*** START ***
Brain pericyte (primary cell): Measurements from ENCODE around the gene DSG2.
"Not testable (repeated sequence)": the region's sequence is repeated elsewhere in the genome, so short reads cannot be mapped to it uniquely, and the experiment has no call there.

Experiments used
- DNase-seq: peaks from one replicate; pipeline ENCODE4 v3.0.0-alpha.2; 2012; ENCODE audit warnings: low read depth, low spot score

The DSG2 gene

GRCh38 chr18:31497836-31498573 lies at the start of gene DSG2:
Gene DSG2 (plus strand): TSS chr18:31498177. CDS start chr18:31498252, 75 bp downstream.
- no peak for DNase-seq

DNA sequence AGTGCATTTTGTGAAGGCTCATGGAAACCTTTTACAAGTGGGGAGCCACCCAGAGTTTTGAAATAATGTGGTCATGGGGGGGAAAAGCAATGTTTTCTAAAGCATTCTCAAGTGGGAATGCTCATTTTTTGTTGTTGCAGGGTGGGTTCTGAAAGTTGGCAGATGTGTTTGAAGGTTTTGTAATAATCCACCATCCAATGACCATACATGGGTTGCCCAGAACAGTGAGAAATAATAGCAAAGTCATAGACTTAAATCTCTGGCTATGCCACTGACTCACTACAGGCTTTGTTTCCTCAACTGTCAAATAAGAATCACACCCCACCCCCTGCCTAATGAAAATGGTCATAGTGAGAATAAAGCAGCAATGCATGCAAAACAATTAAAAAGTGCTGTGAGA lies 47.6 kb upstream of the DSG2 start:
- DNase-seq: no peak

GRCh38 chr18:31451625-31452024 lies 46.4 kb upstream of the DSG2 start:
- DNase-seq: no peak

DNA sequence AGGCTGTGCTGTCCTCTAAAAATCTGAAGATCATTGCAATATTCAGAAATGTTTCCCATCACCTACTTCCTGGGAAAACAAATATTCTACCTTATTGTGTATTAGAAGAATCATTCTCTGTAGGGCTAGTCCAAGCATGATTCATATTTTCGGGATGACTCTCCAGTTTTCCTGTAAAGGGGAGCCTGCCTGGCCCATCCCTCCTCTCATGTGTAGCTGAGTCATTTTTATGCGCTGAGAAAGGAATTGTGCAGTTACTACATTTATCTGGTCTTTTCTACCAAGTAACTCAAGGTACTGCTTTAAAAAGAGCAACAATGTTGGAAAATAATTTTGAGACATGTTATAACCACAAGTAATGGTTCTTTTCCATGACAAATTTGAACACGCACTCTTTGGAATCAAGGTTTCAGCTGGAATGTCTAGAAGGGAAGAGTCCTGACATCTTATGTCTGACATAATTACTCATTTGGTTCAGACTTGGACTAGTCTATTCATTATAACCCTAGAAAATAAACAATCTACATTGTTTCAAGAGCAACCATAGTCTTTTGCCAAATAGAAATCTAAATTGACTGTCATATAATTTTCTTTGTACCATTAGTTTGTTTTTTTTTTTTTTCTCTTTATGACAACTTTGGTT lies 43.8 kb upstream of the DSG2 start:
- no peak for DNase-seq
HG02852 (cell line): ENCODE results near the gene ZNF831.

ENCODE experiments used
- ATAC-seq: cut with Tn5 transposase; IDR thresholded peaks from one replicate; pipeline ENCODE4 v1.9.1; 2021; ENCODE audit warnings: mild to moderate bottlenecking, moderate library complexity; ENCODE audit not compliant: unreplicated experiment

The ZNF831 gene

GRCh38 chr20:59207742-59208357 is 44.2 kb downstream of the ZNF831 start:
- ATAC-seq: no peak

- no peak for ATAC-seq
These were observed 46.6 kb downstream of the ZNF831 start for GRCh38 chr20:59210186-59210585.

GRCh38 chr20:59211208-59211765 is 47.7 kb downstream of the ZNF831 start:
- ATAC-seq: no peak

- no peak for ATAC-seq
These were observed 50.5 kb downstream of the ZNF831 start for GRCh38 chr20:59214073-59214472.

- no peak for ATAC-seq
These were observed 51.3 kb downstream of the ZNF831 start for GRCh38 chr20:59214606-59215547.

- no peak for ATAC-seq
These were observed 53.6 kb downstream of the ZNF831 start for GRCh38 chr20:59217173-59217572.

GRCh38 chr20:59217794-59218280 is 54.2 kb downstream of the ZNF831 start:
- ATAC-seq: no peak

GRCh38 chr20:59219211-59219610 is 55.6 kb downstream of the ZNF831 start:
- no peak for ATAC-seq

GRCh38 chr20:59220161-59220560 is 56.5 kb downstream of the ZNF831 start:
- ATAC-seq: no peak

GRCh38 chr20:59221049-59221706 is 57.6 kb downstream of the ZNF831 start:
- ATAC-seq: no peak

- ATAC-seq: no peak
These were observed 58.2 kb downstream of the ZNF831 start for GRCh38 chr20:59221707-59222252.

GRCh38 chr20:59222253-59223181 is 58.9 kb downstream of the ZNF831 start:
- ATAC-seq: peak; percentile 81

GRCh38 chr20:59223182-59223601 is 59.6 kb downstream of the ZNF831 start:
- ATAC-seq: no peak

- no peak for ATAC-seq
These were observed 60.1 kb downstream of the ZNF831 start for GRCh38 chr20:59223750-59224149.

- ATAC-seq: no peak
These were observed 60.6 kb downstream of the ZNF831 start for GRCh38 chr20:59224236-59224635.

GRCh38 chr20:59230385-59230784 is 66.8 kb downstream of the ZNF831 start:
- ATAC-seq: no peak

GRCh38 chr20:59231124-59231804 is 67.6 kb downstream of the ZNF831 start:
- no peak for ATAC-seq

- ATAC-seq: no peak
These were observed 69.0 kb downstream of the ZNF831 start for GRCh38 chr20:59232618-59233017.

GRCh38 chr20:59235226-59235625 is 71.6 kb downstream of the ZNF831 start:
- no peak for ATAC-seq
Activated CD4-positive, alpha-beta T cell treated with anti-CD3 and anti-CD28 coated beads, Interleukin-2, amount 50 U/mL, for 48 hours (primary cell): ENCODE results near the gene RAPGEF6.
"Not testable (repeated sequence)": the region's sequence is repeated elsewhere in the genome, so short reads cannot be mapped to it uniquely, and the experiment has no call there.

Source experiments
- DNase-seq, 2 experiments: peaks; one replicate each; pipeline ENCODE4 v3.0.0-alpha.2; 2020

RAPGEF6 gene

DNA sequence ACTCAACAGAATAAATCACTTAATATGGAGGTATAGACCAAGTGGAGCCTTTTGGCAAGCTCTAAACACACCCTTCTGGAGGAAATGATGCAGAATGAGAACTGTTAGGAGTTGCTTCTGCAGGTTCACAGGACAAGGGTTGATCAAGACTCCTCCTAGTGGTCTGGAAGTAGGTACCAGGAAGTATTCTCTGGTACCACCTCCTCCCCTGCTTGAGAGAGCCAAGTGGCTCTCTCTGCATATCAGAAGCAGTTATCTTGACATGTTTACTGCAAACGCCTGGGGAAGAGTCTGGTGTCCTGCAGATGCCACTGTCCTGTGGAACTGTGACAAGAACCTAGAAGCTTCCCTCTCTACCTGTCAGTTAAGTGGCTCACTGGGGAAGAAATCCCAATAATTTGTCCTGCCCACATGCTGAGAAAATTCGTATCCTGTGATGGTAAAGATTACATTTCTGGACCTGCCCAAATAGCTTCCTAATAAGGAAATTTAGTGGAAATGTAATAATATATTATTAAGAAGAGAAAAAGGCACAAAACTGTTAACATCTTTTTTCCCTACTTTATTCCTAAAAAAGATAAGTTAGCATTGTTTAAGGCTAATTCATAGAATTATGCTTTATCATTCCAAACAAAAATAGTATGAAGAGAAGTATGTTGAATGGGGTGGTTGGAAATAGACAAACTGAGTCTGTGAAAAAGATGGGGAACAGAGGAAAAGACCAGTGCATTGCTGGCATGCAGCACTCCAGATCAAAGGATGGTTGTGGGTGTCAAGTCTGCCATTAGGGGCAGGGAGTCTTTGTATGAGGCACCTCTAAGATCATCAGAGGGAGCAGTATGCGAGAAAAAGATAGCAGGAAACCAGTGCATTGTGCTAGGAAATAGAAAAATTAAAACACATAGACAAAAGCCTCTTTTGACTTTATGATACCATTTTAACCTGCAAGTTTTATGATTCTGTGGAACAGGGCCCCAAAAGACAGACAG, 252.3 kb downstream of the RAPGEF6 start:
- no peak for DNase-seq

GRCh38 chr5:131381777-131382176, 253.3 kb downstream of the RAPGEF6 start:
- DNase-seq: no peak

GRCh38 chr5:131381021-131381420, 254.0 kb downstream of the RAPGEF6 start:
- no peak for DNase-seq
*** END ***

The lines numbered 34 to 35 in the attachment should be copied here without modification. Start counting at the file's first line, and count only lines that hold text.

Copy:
- no peak for ATAC-seq

GRCh38 chr20:59220161-59220560 is 56.5 kb downstream of the ZNF831 start: